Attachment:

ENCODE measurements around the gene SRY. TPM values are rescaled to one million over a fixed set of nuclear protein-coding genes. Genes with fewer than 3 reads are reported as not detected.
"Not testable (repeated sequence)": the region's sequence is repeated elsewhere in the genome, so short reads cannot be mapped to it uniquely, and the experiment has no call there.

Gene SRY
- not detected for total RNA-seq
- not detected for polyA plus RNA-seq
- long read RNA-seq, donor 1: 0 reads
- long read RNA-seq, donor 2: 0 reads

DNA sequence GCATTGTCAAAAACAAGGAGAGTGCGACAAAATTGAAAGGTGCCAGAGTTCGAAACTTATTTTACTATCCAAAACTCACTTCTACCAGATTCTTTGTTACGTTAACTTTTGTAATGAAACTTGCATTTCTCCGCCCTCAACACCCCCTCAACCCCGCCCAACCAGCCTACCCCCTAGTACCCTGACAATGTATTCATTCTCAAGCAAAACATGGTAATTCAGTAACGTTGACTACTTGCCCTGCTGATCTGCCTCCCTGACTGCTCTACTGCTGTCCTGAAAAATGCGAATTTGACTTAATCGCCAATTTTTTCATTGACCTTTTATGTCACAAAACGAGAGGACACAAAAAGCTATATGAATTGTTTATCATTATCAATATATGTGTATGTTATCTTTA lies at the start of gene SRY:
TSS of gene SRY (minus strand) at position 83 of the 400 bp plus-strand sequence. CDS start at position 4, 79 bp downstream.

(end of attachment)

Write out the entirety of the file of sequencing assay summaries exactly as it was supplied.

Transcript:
ENCODE measurements around the gene SRY. TPM values are rescaled to one million over a fixed set of nuclear protein-coding genes. Genes with fewer than 3 reads are reported as not detected.
"Not testable (repeated sequence)": the region's sequence is repeated elsewhere in the genome, so short reads cannot be mapped to it uniquely, and the experiment has no call there.

Gene SRY
- not detected for total RNA-seq
- not detected for polyA plus RNA-seq
- long read RNA-seq, donor 1: 0 reads
- long read RNA-seq, donor 2: 0 reads

DNA sequence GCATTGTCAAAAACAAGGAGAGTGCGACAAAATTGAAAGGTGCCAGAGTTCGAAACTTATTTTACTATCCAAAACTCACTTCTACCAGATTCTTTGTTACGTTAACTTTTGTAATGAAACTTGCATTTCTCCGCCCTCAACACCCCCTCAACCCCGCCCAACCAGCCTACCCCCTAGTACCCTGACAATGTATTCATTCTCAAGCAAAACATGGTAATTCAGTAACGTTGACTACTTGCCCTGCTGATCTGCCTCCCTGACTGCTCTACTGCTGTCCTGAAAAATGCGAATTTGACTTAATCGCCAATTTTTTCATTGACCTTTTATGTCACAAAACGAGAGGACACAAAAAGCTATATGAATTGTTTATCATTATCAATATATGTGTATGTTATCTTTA lies at the start of gene SRY:
TSS of gene SRY (minus strand) at position 83 of the 400 bp plus-strand sequence. CDS start at position 4, 79 bp downstream.